Australia beat France 6-0 at the Etihad Stadium in Melbourne, giving the Wallabies an insurmountable 2-0 lead in the three-match series. In an extremely tight contest, penalties from Nic White and Bernard Foley gave the home side the edge.
After they were humbled 50-23 by the Wallabies in the first Test, the French were sharper and much more cohesive in their play. As such, the first half yielded few opportunities.
France kept the ball well but offered little penetration, while Australia seemed intent on stretching the game, but kicked possession away far too regularly.
The best moment of the first half came when Ben McCalman thought he’d touched down for Australia. The bounce of the ball on the try line looked as though it had fallen perfectly for McCalman, and he pounced to get it down.
But referee Wayne Barnes went to the video official, and Matt Toomua was deemed to have tackled a player without the ball. The try was subsequently scratched off.
Aside from that near miss the French missed two penalty chances, with neither Morgan Parra nor Brice Dulin able to convert. It was scoreless at the break and Australia’s Adam Ashley-Cooper paid tribute to the French team’s ability to hold on to possession:
"We haven't had any attack, they've (France) dominated possession." @AdamCoopy— Qantas Wallabies (@QantasWallabies) June 14, 2014
ESPN Scrum also lent their opinion on an abrasive half of rugby:
Half ends as it has been throughout. Lots of huff, puff, effort and not much entertainment. Half-time at 0-0. At least France competing— ESPN Scrum.com (@espnscrum) June 14, 2014
The frustrating pattern to the game continued in the early stages of the second half, as Australia’s White missed two penalties, the second rebounding off the post.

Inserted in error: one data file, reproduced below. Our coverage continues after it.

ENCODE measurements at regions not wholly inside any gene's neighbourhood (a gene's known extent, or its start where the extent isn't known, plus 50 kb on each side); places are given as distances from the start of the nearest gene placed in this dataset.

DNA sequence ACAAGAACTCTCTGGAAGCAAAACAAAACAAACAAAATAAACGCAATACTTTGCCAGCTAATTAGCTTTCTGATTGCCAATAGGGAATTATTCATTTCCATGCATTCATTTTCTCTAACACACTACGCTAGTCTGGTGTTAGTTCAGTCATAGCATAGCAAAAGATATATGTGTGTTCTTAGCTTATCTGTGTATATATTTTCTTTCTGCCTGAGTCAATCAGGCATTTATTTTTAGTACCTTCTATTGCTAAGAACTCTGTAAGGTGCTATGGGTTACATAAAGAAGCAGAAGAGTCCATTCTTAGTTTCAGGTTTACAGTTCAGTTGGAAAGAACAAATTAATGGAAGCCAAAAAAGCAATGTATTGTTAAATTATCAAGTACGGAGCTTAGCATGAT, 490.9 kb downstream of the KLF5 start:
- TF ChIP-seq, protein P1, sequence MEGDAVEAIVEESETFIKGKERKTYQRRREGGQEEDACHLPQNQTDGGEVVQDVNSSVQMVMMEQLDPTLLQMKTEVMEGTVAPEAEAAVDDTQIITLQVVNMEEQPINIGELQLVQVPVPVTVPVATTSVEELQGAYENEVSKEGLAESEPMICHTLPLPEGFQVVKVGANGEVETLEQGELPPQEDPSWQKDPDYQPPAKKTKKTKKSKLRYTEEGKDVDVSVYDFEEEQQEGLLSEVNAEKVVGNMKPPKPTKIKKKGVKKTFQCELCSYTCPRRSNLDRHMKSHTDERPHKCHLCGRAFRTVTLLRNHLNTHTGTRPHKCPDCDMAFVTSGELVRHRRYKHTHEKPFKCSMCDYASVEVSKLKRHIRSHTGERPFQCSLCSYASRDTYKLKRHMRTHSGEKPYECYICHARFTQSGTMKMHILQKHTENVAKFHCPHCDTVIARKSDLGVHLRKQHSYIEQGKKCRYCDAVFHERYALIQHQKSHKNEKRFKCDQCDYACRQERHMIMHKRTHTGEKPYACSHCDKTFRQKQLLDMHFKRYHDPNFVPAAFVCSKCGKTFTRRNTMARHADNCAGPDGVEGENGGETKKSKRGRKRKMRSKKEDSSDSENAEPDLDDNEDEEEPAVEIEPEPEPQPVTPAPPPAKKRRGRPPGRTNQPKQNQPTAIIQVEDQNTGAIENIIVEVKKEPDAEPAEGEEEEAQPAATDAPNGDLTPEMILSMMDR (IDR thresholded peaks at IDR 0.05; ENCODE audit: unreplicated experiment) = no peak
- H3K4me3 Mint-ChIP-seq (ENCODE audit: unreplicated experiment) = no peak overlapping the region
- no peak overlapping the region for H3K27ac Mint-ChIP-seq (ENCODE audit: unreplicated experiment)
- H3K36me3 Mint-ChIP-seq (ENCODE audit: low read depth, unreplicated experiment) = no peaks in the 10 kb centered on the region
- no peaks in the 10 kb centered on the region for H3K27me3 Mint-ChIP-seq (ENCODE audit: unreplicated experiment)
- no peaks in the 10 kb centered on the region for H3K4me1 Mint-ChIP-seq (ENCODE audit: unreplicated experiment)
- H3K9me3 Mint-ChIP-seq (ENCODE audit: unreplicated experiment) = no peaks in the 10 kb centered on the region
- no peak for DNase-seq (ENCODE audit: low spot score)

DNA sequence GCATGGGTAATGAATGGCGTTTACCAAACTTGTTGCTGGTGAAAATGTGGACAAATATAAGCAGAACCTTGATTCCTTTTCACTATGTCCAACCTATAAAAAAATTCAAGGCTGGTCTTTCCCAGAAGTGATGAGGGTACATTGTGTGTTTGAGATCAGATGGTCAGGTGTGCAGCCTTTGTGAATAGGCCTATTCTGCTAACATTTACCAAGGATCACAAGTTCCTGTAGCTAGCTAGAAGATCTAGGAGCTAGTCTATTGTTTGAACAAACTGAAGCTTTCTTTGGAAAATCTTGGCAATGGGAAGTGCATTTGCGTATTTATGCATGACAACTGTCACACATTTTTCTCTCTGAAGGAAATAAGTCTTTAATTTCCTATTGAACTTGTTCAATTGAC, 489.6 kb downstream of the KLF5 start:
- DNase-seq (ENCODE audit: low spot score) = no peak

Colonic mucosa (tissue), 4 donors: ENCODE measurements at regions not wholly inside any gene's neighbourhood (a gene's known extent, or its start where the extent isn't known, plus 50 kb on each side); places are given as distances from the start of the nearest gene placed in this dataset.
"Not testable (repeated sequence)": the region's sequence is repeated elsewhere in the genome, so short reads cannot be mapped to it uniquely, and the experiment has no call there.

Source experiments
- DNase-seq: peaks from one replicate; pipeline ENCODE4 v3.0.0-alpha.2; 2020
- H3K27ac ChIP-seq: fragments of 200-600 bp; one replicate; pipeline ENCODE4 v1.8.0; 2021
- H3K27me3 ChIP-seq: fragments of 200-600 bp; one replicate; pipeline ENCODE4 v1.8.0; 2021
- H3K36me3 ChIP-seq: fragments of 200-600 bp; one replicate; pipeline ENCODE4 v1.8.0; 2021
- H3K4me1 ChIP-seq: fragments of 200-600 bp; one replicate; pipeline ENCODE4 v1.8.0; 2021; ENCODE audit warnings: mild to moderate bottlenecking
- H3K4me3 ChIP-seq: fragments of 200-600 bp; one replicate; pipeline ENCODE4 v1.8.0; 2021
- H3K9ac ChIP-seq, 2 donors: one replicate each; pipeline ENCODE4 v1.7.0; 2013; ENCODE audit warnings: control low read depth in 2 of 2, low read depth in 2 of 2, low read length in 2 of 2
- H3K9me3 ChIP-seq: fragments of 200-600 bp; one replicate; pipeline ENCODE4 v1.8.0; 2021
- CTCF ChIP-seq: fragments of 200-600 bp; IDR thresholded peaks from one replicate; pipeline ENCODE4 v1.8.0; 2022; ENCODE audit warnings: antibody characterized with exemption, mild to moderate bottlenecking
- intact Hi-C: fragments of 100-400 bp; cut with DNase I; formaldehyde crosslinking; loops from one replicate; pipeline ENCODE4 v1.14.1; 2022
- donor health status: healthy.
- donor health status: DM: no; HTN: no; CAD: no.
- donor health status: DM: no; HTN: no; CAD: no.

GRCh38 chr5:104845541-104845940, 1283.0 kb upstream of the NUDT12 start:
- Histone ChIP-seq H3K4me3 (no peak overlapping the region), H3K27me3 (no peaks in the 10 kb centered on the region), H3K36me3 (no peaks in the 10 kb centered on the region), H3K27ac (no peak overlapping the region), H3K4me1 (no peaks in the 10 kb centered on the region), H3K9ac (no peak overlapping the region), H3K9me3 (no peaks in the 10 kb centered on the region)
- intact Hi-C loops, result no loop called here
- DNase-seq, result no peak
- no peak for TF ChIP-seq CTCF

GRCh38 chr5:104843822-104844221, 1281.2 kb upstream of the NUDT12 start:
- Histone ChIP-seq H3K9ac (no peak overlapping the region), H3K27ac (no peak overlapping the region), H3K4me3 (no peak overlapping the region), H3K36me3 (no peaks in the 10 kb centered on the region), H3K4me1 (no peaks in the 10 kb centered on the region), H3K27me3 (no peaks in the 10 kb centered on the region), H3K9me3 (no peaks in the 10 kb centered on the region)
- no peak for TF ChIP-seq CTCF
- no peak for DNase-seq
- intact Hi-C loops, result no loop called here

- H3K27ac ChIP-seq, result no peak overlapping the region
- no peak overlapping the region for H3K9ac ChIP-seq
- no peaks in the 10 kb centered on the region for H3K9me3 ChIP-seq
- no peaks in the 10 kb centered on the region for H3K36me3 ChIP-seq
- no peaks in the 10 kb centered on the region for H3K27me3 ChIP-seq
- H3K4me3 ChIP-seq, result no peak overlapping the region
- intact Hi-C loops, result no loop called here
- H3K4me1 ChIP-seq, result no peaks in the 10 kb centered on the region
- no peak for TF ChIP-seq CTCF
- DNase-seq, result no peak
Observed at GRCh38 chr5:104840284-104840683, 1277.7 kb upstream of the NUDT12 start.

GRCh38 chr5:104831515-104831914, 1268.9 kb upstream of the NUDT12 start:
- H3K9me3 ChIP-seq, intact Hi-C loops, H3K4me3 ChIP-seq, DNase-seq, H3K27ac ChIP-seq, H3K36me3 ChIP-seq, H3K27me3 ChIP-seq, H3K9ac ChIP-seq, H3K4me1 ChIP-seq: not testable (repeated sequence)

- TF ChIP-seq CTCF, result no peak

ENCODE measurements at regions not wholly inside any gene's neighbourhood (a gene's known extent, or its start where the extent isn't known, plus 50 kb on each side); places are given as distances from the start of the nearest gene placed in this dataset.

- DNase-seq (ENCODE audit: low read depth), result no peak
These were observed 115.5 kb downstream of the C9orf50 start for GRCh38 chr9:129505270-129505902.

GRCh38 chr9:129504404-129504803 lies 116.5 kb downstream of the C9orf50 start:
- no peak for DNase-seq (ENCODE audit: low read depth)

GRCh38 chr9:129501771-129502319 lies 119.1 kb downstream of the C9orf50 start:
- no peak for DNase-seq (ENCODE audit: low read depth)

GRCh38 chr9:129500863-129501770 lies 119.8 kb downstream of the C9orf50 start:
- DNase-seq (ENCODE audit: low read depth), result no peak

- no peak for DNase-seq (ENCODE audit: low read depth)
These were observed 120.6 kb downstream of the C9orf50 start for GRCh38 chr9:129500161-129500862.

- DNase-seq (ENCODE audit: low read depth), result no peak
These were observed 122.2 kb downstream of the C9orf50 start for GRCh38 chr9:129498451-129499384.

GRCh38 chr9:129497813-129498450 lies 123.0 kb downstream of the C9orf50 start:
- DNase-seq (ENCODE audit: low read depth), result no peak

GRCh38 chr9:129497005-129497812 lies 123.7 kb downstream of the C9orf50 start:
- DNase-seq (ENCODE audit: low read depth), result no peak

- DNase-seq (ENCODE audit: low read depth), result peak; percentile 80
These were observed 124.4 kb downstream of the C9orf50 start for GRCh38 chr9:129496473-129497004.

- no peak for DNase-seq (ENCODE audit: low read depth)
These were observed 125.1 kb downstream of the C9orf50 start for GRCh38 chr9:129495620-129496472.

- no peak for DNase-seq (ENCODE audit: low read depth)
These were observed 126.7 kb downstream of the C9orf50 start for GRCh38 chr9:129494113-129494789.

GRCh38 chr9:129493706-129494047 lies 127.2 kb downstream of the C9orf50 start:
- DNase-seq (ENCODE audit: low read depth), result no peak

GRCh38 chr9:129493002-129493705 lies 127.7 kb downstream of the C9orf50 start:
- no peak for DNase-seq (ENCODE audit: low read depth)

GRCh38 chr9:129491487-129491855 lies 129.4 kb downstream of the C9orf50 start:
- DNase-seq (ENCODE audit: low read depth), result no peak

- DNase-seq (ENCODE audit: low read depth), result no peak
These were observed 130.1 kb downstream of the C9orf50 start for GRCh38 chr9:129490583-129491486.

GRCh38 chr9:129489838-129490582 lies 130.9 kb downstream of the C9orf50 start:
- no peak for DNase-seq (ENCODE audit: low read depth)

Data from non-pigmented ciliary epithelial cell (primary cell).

The first points in the game finally came in the 53rd minute, as Foley slotted a penalty from 15 yards, instigating an enormous roar from the Melbourne crowd. That score prompted a brief flurry of pressure from the Wallabies, but the French were able to stand firm.
But for all the defensive cohesion Les Bleus had showcased to this point, they offered next to nothing from an attacking perspective. They looked a little naive in their forward forays, making crucial errors and bad decisions in dangerous areas, as noted here by the Wallabies' official Twitter account:
France's profligacy was beginning to hamper them defensively too, and their errors started to yield Australian penalties with concerning regularity. It cost them dearly in the 64th minute, as they were penalised within kicking range; White stepped up to double the advantage.
That score seemed to galvanise the Wallabies, and the French continued to make mistakes under pressure. Ashley-Cooper should have scored the first try of the game in the 66th minute, but he knocked on right on the try line.
Australia were intent on giving their fans a try to cheer in the latter stages, as the French began to look increasingly weary under the weight of the relentless Wallabies pressure. But they were unable to find the spark that had eluded them all evening.
France put together one flowing move with the clock ticking down, but once again, a lack of composure prevented them from converting the chance. It meant Australia were able to preserve their six-point advantage come the final whistle and take a hard-earned victory.
Australia captain Michael Hooper and coach Ewen McKenzie both reflected on a frustrating afternoon, as noted here by Rugby writer Iain Payten:
"It was pretty much a game of chicken in the first half" Ewen McKenzie.— Iain Payten (@iainpayten) June 14, 2014
"You have to be able to find a way to win and all the best teams are doing that." Michael Hooper.— Iain Payten (@iainpayten) June 14, 2014
For France, it was encouraging to see a much more competitive and disciplined performance. But in the third and final Test, they must marry the defensive attributes they showcased here with some of the fluid attacking we seen in the first Test.
Australia will be hoping to cap off the series in style and give their supporters a much more entertaining match than this attritional affair. A little more composure in advanced areas and they have the capability to score plenty of points; today, they just couldn't find the guile and ingenuity required.